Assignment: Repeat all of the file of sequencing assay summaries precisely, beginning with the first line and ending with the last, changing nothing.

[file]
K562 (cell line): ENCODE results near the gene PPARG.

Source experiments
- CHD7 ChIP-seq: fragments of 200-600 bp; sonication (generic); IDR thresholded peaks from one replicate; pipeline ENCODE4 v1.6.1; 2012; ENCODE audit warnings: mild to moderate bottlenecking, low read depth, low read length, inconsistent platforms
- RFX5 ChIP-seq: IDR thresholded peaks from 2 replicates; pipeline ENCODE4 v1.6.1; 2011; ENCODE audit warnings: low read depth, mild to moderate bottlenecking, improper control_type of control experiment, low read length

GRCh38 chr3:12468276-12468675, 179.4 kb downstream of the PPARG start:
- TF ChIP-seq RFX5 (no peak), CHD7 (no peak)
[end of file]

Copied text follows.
K562 (cell line): ENCODE results near the gene PPARG.

Source experiments
- CHD7 ChIP-seq: fragments of 200-600 bp; sonication (generic); IDR thresholded peaks from one replicate; pipeline ENCODE4 v1.6.1; 2012; ENCODE audit warnings: mild to moderate bottlenecking, low read depth, low read length, inconsistent platforms
- RFX5 ChIP-seq: IDR thresholded peaks from 2 replicates; pipeline ENCODE4 v1.6.1; 2011; ENCODE audit warnings: low read depth, mild to moderate bottlenecking, improper control_type of control experiment, low read length

GRCh38 chr3:12468276-12468675, 179.4 kb downstream of the PPARG start:
- TF ChIP-seq RFX5 (no peak), CHD7 (no peak)